Soldiers for Christ

I’ve been speaking to a friend of mine almost nightly about some deep topics–you know, letting someone into some of those secret caverns people haven’t really gone in awhile. He spent years in the military and after I’d explained some of my feelings to him about my cult experience (and yes, cried, which I haven’t actually done in awhile), he shared some of his military experiences. It was sort of comforting to know that we related so well.

He spoke to me in particular about some intense combat training he received in order to keep him and his team hyped and going, running on adreneline and getting revved up easily. He said it served a purpose in combat situations because they’d be up for days at a time, operating on little to no sleep. What happened when he left the military and resumed civilian life was that he realized he could easily get really amped up over something and it was hard to mellow himself out or not find himself reactionary.

I could certainly relate. On a much smaller, less intense scale, there are similarities to my cult experience and some aspects of military life.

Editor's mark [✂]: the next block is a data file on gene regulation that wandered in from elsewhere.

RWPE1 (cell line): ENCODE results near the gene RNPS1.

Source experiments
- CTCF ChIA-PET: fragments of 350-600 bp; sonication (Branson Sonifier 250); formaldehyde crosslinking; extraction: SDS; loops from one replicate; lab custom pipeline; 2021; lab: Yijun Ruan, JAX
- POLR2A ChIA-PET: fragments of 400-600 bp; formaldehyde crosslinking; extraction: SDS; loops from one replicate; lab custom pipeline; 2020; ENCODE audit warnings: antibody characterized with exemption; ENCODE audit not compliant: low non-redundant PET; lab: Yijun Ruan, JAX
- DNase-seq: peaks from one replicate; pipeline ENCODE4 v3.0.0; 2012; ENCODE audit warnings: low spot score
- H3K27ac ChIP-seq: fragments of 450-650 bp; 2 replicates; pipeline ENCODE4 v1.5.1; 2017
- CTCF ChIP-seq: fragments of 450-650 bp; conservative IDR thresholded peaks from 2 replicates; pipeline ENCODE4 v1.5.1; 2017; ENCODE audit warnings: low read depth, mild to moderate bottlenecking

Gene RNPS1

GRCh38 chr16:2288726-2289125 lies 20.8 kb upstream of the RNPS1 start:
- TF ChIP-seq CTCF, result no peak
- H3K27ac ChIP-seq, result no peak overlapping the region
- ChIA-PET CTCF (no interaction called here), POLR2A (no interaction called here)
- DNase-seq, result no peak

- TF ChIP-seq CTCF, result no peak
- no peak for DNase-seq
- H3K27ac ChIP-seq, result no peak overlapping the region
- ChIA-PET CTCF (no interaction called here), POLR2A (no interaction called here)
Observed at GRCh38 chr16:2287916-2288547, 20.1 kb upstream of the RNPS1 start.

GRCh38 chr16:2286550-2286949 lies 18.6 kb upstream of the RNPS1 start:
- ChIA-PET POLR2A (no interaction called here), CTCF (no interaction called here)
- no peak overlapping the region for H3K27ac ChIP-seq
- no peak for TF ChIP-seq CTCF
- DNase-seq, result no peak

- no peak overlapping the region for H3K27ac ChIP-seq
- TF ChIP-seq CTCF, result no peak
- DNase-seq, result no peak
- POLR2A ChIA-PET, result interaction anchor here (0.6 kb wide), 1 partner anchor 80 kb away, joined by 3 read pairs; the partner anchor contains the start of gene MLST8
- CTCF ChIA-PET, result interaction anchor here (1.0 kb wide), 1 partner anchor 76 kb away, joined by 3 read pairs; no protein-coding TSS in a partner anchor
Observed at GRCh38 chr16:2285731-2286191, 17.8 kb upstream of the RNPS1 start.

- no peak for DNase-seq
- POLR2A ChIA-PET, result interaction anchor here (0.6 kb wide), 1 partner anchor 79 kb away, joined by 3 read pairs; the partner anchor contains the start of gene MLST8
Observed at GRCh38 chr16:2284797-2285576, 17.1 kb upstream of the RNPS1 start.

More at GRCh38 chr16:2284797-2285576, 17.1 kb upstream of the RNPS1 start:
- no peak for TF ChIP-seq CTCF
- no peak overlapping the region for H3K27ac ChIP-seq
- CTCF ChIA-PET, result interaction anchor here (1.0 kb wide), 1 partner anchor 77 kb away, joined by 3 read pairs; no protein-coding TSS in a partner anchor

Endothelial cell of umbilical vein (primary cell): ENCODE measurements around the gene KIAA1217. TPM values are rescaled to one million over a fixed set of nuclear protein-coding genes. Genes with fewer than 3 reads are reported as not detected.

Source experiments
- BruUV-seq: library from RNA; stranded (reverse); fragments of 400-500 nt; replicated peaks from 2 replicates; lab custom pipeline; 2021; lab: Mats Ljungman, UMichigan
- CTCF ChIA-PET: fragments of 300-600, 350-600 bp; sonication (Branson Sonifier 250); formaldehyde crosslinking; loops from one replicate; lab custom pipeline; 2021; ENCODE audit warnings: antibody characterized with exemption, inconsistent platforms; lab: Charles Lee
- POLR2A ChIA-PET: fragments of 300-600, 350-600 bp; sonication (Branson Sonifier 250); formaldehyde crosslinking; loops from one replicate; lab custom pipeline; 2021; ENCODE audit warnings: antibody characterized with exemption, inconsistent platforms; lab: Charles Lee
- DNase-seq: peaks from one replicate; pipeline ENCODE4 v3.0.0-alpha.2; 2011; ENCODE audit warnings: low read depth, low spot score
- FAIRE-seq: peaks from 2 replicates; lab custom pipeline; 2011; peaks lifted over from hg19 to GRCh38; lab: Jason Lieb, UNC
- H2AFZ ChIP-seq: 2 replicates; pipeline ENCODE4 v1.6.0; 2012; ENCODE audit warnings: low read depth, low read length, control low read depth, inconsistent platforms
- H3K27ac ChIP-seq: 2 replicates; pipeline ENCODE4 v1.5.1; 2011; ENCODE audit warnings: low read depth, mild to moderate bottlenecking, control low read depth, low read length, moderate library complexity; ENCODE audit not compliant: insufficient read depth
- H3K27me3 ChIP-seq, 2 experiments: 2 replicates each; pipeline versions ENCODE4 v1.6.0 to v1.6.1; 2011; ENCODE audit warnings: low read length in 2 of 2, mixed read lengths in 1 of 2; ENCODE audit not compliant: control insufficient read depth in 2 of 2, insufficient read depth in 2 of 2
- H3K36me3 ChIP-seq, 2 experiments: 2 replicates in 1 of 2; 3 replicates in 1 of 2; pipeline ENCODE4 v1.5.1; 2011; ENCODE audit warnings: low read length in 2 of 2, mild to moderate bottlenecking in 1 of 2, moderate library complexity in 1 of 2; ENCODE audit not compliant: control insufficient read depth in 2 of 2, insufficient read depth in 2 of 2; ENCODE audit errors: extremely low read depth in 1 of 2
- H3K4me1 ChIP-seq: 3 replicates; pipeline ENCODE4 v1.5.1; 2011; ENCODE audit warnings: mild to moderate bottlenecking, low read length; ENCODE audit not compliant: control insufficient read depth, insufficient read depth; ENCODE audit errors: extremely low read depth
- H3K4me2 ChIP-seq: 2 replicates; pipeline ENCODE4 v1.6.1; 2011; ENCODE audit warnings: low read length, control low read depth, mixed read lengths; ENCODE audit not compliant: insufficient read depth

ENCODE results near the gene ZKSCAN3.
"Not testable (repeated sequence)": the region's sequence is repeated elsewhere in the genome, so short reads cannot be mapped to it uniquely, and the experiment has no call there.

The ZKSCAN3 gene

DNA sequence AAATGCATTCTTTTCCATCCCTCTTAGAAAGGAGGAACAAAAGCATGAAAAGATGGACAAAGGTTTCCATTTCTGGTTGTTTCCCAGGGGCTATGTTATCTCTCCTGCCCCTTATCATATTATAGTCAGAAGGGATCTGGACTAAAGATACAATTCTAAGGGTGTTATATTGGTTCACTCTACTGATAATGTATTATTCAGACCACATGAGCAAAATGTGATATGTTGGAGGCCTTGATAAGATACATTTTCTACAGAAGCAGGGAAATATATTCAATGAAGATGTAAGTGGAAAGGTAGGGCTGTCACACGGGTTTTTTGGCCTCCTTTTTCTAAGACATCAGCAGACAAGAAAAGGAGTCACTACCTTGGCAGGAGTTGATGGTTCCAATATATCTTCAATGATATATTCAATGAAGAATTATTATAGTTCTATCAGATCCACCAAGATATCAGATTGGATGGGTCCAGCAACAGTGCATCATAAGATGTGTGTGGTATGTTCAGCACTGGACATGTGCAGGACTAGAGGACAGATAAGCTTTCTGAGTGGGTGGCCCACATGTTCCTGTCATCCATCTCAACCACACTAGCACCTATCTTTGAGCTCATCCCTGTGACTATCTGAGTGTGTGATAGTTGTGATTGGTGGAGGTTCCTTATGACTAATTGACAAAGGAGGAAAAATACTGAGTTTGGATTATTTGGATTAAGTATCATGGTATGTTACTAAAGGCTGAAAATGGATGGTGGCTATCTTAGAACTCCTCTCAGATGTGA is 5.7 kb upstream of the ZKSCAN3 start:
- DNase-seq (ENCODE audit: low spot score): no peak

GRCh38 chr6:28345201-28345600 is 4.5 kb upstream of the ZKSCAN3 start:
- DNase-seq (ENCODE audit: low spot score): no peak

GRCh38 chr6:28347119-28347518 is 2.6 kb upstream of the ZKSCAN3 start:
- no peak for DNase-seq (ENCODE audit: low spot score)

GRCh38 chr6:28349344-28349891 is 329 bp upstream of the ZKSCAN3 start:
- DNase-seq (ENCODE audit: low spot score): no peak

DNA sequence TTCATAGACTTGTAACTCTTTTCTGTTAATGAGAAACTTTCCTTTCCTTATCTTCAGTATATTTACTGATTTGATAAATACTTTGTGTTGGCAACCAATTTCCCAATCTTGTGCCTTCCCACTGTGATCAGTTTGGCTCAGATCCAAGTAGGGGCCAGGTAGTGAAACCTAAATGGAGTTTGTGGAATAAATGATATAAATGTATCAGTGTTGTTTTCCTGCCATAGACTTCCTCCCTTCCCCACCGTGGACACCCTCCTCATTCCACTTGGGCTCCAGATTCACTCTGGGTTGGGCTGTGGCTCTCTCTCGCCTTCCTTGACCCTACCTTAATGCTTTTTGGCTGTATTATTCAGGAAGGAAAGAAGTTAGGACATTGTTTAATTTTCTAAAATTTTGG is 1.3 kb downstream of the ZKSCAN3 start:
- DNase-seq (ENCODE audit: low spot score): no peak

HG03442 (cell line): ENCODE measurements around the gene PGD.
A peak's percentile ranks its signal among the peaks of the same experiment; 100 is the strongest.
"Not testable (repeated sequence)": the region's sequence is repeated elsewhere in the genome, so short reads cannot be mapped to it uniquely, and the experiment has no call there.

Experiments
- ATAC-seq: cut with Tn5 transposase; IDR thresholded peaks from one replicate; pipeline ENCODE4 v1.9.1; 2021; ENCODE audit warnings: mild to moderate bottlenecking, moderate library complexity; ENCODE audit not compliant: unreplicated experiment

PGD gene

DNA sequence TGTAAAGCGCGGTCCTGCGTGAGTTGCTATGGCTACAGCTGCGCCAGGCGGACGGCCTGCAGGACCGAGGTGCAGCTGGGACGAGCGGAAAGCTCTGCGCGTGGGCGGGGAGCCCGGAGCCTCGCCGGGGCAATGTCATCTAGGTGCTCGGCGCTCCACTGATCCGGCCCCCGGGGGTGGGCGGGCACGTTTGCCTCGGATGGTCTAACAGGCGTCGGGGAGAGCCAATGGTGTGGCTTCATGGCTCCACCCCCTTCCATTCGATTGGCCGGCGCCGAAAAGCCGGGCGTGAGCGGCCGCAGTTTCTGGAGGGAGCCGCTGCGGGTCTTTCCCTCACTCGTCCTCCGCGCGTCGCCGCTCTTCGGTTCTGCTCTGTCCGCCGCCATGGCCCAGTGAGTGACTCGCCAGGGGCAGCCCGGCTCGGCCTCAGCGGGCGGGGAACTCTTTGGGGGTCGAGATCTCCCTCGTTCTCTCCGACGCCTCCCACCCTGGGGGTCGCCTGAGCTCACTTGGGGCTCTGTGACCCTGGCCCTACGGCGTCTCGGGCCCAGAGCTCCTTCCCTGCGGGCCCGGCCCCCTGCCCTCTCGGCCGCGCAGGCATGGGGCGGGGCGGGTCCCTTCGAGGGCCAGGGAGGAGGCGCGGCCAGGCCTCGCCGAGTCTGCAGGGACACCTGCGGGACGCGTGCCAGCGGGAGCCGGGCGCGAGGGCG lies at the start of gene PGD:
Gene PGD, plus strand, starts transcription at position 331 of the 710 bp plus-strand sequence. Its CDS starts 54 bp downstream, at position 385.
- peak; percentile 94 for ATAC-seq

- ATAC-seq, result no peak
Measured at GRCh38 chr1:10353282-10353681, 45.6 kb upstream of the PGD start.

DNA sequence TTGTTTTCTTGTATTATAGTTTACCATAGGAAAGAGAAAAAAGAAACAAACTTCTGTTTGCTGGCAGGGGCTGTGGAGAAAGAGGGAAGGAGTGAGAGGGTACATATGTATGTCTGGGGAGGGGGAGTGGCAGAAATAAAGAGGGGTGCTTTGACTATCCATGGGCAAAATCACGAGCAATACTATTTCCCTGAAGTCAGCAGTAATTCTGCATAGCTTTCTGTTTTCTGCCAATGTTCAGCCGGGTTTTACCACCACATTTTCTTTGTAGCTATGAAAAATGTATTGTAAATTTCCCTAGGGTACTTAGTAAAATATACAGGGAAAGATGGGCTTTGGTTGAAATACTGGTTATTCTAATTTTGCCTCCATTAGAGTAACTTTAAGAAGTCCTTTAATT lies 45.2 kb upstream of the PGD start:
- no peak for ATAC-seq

For example, when we joined we went through a few intense weeks where we were emotionally stripped of certain barriers and rights, and we were checked into dorms with a strict set of rules and guidelines to live by each day. Then, each day was regimented as if we lived in barracks (they were dorms) and we had dorm leaders coming in each morning and night making sure we were in bed and out of bed on time (on the dot), dressed in something suitable (our uniforms), in prayer (on the dot), at breakfast, cleaning up (to perfection), and so forth to a specific schedule.

Our training was not combat, but it was all about hype and getting prepped emotionally for a “spiritual battle.” We were soldiers for Christ and we trained like such. When a conference would come up, we’d spend a month prior to the conference fasting and praying intensely, on top of studying, marketing, networking, planning and rehearsing our performances. Our rehearsals were labor intensive, because we were putting on an entire production–a creative representation of Christ–and those productions could last for hours, but typically the conference success or failure landed on us so we were hyper aware of every detail from the sound equipment and microphones to the lighting set up and placement. At any moment, I was on call with the speaker information, his or her whereabouts, their car and hotel information and their personal assistant on the line, if needed.

We’d stay up for days on end before the conference getting ready for “spritual battle” and by the time the actual event rolled around, we’d be operating on very little to no sleep. Coffee and energy drinks became our constant companion, and so did the smiley-happy-hyped up Christian sales persona that we were known to be. We had to pull the smiles out because we believed what we were pushing onto these teens. We believed it intently. We believed we were at war for their souls.